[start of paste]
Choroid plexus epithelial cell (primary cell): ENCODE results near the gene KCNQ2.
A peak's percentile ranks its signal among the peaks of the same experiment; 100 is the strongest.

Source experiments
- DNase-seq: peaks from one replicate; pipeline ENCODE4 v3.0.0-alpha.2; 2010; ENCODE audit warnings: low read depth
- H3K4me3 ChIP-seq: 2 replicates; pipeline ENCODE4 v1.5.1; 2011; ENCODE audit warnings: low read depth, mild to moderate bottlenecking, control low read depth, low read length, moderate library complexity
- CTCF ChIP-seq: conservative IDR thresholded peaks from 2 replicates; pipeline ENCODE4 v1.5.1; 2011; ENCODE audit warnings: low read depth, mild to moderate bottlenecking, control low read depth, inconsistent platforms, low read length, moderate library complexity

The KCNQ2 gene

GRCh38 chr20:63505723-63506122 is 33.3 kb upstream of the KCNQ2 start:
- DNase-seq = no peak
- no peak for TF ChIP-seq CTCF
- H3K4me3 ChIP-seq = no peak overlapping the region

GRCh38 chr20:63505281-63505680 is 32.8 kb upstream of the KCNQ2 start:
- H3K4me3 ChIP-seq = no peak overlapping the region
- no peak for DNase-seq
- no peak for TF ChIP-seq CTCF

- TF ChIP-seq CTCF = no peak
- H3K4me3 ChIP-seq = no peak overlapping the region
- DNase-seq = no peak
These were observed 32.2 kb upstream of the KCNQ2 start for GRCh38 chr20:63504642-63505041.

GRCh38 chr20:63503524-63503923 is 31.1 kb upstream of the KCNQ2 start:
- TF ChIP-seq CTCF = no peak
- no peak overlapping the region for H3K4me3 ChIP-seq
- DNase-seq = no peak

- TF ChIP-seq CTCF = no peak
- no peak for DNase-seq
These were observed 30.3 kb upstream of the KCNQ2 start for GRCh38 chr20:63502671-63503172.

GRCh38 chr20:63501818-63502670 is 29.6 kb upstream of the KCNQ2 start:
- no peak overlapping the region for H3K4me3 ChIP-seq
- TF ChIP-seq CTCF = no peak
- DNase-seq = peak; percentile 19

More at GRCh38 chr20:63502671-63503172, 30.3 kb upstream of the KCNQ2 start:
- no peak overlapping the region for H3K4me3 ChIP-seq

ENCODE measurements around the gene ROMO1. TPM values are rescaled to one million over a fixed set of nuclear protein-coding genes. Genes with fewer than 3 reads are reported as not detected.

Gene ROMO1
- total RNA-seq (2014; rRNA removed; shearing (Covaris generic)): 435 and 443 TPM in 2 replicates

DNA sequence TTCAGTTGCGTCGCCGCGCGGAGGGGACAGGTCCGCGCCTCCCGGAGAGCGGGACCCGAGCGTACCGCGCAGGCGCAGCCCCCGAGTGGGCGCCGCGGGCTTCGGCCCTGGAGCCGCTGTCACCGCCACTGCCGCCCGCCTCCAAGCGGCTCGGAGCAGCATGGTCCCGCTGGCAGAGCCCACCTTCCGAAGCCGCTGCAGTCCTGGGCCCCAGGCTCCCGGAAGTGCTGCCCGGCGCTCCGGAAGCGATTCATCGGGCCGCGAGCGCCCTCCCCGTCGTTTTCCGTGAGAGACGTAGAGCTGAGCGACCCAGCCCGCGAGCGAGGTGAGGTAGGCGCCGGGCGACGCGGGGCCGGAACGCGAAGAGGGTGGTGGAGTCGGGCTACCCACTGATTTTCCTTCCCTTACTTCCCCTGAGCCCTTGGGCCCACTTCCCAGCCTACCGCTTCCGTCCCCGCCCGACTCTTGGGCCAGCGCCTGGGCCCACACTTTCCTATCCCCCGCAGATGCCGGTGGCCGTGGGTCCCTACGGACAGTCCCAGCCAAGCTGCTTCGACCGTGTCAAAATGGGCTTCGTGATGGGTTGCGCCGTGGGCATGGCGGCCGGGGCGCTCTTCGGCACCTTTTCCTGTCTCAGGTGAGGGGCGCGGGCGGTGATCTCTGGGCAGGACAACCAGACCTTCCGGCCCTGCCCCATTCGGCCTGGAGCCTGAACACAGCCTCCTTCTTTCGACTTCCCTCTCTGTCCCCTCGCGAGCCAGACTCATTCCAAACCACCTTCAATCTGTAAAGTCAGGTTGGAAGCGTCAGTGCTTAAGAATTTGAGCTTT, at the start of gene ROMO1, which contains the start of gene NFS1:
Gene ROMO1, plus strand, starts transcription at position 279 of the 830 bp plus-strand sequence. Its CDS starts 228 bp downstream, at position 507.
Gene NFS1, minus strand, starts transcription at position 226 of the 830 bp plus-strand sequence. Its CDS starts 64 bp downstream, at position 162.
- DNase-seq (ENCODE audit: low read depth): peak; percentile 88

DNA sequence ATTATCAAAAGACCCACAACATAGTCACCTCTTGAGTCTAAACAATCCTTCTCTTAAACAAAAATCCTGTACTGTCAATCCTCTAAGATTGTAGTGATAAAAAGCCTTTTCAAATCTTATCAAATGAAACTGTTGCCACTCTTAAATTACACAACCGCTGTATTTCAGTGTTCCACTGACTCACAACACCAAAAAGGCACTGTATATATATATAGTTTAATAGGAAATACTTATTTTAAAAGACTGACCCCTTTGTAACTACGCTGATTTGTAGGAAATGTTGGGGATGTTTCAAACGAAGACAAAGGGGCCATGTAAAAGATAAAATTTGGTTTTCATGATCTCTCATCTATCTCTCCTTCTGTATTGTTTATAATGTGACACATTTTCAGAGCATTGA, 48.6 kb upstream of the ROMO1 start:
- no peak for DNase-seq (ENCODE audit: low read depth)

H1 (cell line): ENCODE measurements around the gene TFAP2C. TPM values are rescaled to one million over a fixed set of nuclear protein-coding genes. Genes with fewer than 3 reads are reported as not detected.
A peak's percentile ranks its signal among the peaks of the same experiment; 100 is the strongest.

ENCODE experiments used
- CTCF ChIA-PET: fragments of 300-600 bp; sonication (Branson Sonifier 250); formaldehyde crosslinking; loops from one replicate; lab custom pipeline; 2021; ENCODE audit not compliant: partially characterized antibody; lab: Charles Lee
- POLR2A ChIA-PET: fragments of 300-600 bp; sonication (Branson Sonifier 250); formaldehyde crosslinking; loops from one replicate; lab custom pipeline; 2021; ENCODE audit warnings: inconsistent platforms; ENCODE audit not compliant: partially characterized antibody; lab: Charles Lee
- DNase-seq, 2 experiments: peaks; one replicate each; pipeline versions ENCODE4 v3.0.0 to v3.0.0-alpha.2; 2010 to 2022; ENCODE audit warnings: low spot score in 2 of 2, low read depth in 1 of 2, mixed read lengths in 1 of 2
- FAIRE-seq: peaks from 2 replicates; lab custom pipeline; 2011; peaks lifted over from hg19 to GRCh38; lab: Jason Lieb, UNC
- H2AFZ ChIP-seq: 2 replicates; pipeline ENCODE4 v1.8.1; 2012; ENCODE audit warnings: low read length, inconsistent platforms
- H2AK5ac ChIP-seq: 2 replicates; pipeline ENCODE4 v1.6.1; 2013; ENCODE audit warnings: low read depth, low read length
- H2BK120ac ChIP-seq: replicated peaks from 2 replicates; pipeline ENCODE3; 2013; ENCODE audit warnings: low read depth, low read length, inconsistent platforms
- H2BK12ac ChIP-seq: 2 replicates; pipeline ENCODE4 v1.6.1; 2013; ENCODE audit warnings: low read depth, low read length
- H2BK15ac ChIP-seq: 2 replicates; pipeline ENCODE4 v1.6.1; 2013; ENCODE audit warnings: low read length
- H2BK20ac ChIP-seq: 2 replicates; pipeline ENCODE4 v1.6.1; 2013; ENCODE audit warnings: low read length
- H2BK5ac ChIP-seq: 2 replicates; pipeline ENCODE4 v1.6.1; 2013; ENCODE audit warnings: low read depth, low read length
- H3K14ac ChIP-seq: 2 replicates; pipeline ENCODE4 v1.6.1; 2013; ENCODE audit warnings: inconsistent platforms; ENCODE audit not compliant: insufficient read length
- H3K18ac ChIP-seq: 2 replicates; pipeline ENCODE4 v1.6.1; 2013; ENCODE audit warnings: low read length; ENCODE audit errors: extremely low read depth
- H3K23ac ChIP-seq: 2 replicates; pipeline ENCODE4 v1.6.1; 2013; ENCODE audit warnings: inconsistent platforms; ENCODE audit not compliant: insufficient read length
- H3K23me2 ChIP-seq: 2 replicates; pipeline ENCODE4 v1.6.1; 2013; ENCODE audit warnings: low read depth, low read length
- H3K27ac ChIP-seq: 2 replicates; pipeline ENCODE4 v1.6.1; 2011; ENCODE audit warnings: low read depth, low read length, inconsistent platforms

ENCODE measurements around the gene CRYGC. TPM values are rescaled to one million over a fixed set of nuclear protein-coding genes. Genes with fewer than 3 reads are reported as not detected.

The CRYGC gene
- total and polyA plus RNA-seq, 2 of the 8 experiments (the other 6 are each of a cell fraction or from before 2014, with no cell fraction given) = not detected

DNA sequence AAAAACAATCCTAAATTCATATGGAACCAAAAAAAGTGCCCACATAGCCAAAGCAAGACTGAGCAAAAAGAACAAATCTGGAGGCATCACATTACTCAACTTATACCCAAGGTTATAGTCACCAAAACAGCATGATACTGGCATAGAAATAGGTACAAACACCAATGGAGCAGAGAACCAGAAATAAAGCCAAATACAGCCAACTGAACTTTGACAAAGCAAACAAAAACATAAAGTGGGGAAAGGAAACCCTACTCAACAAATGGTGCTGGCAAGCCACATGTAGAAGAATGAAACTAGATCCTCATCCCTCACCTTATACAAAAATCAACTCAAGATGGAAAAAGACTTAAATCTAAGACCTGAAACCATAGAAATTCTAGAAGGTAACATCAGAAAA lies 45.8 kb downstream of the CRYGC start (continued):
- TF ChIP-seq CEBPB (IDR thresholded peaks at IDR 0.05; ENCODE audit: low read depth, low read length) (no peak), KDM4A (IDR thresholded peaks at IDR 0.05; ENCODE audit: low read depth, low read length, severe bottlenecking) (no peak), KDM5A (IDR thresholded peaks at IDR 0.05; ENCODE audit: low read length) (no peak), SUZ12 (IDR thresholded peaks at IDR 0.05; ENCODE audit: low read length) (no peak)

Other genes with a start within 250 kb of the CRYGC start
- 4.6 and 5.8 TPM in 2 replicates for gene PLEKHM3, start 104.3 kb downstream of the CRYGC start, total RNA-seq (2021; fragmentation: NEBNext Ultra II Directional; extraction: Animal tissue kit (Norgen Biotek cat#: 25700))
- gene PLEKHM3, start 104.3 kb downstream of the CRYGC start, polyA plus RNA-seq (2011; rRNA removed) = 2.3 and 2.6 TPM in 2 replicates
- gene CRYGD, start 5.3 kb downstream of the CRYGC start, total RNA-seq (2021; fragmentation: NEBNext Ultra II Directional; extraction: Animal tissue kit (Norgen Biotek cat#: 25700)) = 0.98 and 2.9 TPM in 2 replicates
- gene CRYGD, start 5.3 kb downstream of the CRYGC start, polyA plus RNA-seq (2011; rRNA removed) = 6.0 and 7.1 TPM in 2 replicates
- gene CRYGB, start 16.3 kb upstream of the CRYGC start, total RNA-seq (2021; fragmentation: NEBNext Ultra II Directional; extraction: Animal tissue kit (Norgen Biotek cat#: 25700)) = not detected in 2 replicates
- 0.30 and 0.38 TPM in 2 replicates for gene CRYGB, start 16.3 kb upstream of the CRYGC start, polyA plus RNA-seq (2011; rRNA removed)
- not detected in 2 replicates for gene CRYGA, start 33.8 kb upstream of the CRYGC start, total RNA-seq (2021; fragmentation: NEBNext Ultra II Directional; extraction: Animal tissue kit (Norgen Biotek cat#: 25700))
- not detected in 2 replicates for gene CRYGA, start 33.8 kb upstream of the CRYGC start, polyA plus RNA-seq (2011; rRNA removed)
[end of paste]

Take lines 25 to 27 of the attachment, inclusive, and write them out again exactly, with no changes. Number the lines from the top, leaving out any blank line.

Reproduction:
- no peak for DNase-seq
These were observed 30.3 kb upstream of the KCNQ2 start for GRCh38 chr20:63502671-63503172.

GRCh38 chr20:63501818-63502670 is 29.6 kb upstream of the KCNQ2 start: